2. Talk to your partner

You and your partner can try to agree on without going to court. Decision-making responsibility used to be called . You can talk to your partner on your own, with the help of someone you both trust, or with the help of a lawyer or mediator.

Some of the things you have to decide on are:

  • who makes major decisions about your child
  • who your child lives with
  • whether one of you has to pay child support and how much child support
  • how to discuss things to avoid conflicts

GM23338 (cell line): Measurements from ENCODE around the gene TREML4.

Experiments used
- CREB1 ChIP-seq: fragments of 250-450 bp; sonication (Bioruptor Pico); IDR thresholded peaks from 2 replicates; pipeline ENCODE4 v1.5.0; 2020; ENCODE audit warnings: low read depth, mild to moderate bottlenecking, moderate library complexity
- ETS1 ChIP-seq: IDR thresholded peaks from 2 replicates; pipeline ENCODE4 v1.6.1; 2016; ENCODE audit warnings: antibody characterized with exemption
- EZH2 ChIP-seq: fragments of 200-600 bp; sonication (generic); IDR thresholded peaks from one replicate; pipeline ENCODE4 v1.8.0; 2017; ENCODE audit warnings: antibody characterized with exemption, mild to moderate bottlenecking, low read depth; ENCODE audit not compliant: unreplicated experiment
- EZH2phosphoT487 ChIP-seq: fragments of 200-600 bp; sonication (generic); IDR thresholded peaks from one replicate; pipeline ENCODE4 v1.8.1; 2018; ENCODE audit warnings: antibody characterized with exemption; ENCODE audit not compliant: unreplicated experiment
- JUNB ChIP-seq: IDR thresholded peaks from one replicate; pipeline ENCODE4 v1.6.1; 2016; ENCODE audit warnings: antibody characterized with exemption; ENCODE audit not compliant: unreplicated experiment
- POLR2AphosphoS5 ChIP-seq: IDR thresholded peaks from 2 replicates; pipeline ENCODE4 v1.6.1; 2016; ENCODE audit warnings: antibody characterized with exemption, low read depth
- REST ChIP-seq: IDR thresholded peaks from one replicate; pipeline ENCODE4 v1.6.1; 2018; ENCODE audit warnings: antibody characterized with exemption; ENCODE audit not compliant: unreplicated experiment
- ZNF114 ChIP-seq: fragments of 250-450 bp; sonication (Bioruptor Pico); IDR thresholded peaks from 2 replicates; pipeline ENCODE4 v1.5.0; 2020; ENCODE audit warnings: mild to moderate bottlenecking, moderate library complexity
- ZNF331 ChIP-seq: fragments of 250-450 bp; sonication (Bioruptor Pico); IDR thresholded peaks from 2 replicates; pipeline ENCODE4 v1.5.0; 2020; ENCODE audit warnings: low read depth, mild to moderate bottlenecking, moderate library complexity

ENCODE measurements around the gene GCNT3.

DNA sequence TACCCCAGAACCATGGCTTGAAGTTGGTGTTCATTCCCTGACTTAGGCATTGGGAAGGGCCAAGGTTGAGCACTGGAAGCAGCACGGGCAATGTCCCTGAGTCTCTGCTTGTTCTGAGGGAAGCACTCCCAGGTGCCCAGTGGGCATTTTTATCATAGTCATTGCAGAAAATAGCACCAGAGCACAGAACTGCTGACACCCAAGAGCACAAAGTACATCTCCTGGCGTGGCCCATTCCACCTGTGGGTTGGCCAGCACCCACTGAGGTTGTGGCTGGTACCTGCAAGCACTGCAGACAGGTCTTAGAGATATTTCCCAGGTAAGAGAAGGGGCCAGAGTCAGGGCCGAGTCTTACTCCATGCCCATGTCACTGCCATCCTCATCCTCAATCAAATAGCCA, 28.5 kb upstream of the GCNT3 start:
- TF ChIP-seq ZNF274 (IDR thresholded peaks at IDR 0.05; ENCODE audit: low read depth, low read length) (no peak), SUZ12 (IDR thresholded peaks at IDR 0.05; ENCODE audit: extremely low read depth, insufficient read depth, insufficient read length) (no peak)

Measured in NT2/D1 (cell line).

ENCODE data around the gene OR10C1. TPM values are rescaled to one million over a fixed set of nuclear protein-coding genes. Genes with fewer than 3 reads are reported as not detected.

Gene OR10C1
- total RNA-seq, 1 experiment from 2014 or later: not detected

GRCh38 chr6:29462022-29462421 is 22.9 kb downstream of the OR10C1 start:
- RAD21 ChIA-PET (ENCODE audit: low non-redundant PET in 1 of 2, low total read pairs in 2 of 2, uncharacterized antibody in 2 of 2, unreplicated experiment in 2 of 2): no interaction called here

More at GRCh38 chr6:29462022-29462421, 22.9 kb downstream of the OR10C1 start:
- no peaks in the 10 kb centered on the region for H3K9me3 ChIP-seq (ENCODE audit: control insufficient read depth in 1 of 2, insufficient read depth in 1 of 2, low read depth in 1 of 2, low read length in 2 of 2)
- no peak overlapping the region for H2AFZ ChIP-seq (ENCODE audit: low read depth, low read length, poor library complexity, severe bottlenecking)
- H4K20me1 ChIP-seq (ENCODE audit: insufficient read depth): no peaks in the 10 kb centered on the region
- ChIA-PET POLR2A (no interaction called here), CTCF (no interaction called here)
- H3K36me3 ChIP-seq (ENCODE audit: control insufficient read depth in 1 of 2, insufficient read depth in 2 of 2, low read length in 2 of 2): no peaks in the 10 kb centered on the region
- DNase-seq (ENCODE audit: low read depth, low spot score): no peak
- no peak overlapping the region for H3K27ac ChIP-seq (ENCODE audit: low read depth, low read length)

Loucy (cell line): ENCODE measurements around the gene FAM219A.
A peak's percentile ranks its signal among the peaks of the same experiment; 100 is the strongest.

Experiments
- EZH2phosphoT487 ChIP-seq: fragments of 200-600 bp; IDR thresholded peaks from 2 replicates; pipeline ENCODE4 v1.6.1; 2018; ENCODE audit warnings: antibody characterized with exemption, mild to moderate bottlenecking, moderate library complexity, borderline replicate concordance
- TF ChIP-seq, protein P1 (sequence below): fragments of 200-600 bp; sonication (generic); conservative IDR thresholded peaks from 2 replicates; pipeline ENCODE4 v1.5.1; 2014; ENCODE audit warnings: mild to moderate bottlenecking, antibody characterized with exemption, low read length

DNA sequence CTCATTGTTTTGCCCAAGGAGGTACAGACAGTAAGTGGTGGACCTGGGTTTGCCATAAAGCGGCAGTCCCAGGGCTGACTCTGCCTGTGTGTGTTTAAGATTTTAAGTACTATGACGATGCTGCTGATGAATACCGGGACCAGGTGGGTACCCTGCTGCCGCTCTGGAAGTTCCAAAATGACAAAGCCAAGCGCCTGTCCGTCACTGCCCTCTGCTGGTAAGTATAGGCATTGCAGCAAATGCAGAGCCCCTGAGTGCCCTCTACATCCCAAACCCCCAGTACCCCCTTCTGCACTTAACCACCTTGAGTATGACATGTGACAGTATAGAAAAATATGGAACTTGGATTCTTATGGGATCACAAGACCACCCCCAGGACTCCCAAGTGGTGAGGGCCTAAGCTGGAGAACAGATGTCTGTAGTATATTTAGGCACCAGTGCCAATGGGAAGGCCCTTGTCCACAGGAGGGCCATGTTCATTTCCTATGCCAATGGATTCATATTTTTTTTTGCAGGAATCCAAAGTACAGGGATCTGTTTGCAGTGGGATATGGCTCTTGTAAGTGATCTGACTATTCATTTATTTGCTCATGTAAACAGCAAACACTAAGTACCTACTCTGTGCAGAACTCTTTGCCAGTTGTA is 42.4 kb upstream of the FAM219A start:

• how to get information about your child from other people like doctors and teachers
  • how to deal with changes in the future

A parenting plan checklist can help you with the things you may have to think about. Not everything on the checklist may apply to your situation.

If you agree on issues related to your children, you can make a . A parenting plan can be an informal arrangement between the two of you, or it can be part of your .

Your parenting plan or separation agreement has to follow certain rules to make it binding and enforceable under the law. This means your agreement is made in a way that allows the court to order you or your partner to do what the agreement says, if either of you stop following it.

Talking to your partner may not be an option where there is a history of partner abuse.

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